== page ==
Hirono said, "Far too many individuals and families are just one diagnosis away from a major illness and ensuing financial disaster." She said the fight for affordable health care is "personal," as she was raised by a single mother and didn't have health insurance. "As a child, one of my greatest fears was what would happen if my mother got sick. My mother was our family's sole breadwinner and if she got sick or injured and could not work, we would not be able to pay rent or put food on the table.
     "Two years ago, I went in for a routine physical and was diagnosed with kidney cancer. This was a shock. I was fortunate to have health insurance so I could receive the care I needed without worrying if I could afford it – but for millions of people in this country, a serious health diagnosis could turn their world upside down, threatening their ability to pay their bills and provide for their families.
     "No one should be susceptible to financial ruin due to injury or illness, and that's why I have proudly fought to defend the Affordable Care Act and cosponsored legislation to make health care even more accessible and affordable for every American.
Sen. Mazie Hirono. Photo from Hirono's Facebook
     "For the past nine years, the GOP have ruthlessly attacked and sabotaged the ACA, threatening insurance coverage for tens of millions of Americans, protections for those with preexisting conditions, and guaranteed free contraception coverage for women.
     "Last week, Trump reiterated 'The Republican Party will be the party of great health care,' when in actuality the GOP have offered absolutely nothing as an alternative. It's clear: their shamelessness knows no bounds.
     "With your support, we have successfully blocked every single effort to repeal health care from millions of Americans. Now, we have to band together to do it again."

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A BREAK IN WINDY WEATHER FOR KAʻŪ will come to a close, with winds forecast to pick up during the next week, reaching eight to 14 miles per hour.  The past few days have been calm, with power producer Tawhiri's windmills at a standstill last night. Thunderstorms are forecast for tonight through Tuesday.

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KAʻŪ TROJANS TEAMS traveled this week for Volleyball, Softball, and Baseball.
     On Friday, March 29 Boys Volleyball was at Hawaiʻi Preparatory Academy. Trojans lost each set to the Ka Makani, 25-5, 25-13, and 25-19.
     On Saturday, March 30 at Konawaena, Girls Softball was played in the morning. The ladies suffered a 22-2 loss.
     In the afternoon, Boys Baseball faced off with the Wildcats, losing 9-5.

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Print edition of The Kaʻū Calendar is free to 5,500 mailboxes 
throughout Kaʻū, from Miloliʻi through Volcano, and free on 
stands throughout the district. Read online at kaucalendar.com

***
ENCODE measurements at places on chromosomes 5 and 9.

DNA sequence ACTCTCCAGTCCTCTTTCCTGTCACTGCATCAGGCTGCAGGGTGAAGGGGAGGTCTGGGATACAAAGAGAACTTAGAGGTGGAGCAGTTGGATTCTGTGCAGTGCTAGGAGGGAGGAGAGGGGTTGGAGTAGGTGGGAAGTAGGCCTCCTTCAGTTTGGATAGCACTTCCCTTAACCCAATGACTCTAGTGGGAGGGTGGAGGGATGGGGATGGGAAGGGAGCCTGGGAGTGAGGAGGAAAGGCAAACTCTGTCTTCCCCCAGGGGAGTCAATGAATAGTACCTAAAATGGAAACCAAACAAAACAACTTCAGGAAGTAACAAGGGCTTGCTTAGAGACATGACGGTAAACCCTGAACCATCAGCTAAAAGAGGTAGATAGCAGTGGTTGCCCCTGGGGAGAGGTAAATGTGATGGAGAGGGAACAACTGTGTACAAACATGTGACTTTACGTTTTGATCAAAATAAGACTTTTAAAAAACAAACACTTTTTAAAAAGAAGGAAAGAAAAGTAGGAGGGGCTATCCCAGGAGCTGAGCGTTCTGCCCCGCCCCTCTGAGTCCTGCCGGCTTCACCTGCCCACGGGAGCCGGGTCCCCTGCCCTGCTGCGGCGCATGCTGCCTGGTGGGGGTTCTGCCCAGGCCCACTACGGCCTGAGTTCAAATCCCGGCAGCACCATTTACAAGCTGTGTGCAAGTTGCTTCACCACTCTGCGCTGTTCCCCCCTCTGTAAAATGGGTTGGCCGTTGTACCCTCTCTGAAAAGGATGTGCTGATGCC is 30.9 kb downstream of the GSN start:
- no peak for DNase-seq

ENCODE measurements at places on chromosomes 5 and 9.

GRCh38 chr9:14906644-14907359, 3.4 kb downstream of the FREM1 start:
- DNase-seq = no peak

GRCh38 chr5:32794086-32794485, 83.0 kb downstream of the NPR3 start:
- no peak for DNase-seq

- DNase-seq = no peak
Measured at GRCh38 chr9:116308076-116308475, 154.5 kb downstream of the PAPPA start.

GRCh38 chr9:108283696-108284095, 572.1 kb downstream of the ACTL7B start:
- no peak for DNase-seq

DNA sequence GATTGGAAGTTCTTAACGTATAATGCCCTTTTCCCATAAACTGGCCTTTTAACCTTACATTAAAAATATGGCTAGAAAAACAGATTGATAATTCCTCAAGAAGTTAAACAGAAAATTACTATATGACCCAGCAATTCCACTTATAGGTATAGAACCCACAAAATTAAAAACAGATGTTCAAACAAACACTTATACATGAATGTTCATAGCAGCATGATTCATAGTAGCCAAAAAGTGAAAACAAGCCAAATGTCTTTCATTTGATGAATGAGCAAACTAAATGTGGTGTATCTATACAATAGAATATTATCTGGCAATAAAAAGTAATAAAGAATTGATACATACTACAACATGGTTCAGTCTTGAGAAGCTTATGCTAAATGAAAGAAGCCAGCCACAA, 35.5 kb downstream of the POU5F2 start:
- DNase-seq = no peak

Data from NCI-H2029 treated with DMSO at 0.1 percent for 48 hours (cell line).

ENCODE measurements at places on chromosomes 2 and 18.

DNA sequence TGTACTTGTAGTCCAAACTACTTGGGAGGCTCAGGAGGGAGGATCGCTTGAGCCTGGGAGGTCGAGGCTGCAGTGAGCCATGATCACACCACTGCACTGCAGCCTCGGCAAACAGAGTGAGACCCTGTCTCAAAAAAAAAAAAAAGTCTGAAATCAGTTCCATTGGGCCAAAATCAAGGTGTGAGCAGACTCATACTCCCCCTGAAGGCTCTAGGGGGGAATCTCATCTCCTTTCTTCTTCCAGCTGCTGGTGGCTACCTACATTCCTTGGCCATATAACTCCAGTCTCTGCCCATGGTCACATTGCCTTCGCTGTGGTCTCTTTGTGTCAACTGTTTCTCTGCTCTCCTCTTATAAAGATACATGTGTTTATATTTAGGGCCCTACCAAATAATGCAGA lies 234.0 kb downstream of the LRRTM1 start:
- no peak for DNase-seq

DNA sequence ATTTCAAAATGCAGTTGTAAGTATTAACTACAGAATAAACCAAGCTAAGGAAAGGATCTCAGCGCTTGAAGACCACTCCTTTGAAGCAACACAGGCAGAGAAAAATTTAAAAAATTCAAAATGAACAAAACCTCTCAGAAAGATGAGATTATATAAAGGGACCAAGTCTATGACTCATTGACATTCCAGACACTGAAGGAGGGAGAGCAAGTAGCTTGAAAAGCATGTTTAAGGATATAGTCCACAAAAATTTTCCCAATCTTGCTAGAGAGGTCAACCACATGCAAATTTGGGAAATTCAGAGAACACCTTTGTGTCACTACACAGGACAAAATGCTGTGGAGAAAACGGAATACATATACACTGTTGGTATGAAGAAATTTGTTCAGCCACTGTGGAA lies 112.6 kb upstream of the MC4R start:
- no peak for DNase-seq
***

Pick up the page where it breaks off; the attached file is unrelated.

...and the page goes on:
Kaʻū Trojans Spring Sports Schedule
Tue., April 2, 3 p.m., @HPA
Thu., April 4, 3 p.m., @Waiakea
Sat., April 6, 11 a.m., @Kealakehe
Sat., April 13, 3 p.m., @Kamehameha
Fri., April 19, BIIF Semi-Finals
Sat., April 20, BIIF Semi-Finals
Wed., April 3, host Waiakea
Fri., April 5, 3 p.m., @Kealakehe
Fri., April 12, BIIF Semi-Finals
Sat., April 13, BIIF Semi-Finals
Fri., April 19, BIIF Finals
Sat., April 20, BIIF Finals
Boys Volleyball:
Wed., April 3, 6 p.m., host Ehunui
Fri., April 5, 6 p.m., @Christian Liberty, Varsity
Tue., April 9, 6 p.m., host Waiakea
Fri., April 12, 6 p.m., @Keaʻau
Wed., April 17, 6 p.m., Kamehameha
Fri., April 19, 6 p.m., host Honokaʻa
Sat., April 6, 9 a.m., @Waiakea
Sat., April 13, 9 a.m., @HPA
Sat., April 20, 9 a.m., @Kamehameha

SKATEBOARD MOVIE NIGHT open to all ages at Ocean View Community Center on Friday, April 5, 6 p.m. to 9 p.m. Sponsored by South Hawaiʻi Skatepark Advocacy Group, free popcorn and snacks will be provided at this free event. For info, call Kaimi Kaupiko at 937-1310.

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Scholarship Application Deadlines for American Association of University Women-Kona, Three $2,000 awards for college-bound high school students: Monday, April 1. Application packets at kona-hi.aauw.net. sharonnind@aol.com

Ka‘ū Homeschool Co–op Group, Monday, April 1, 15 and 29, 1 p.m., Ocean View Community Center. Parent-led homeschool activity and social group, building community in Ka‘ū. Confirm location in case of field trip. Laura Roberts, 406-249-3351

Ocean View Volunteer Fire Department Mtg., Monday, April 1, 4 p.m. – 6 p.m., Ocean View Community Center. 939-7033, ovcahi.org

Vacation Rental Regulation Hearing, Tuesday, April 2, 6 p.m., Hilo County Council Chambers. Testimony accepted.

AdvoCATS, Tuesday, April 2, 7 a.m. – 4:30 p.m., Ocean View Community Center. Free spay/neuter for cats. 895-9283, advocatshawaii.org